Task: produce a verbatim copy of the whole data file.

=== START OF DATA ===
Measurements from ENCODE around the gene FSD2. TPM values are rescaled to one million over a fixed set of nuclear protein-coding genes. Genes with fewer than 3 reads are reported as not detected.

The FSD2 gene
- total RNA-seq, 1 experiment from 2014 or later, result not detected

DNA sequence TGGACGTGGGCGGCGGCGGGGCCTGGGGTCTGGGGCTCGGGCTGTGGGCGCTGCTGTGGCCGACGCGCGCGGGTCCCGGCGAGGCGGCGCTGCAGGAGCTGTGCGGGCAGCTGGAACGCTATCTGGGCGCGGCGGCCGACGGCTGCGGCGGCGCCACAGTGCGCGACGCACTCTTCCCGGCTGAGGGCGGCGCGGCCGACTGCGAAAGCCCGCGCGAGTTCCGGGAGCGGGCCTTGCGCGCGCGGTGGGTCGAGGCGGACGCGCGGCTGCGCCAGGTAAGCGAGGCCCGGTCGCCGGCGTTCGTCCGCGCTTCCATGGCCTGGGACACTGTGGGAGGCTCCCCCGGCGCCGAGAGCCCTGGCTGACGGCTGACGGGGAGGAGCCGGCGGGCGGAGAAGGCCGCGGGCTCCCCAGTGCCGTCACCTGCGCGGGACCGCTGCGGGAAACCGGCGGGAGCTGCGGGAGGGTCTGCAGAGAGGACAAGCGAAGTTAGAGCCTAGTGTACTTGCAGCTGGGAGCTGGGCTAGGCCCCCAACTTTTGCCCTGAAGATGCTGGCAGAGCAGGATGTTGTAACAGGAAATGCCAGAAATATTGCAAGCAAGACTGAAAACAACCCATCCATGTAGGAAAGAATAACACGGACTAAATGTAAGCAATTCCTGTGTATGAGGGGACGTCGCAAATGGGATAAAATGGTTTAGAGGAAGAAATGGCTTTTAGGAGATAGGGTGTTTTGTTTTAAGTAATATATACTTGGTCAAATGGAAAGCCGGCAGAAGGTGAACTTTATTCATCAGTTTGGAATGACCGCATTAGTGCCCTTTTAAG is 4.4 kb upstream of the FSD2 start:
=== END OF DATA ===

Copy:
Measurements from ENCODE around the gene FSD2. TPM values are rescaled to one million over a fixed set of nuclear protein-coding genes. Genes with fewer than 3 reads are reported as not detected.

The FSD2 gene
- total RNA-seq, 1 experiment from 2014 or later, result not detected

DNA sequence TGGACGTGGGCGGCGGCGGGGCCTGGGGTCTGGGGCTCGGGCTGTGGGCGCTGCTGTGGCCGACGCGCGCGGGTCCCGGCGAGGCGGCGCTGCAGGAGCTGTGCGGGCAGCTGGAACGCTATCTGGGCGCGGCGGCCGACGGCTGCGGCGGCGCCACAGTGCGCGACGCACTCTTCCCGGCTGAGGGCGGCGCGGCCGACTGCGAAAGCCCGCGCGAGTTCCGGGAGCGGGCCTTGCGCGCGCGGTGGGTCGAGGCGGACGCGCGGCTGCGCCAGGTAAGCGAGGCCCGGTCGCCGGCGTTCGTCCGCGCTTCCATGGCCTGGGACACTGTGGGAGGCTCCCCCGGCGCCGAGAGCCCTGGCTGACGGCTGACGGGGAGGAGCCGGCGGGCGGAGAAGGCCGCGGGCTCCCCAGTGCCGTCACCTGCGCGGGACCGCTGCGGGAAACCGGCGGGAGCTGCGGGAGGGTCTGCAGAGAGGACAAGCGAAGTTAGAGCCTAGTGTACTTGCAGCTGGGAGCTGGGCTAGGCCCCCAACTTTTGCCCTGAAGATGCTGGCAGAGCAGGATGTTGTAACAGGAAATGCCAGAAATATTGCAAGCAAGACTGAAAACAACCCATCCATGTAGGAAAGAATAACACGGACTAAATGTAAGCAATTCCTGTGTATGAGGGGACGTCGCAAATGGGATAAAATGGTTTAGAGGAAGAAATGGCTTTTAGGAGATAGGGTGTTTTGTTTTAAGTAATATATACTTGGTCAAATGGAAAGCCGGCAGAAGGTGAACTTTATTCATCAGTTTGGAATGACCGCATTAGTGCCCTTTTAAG is 4.4 kb upstream of the FSD2 start: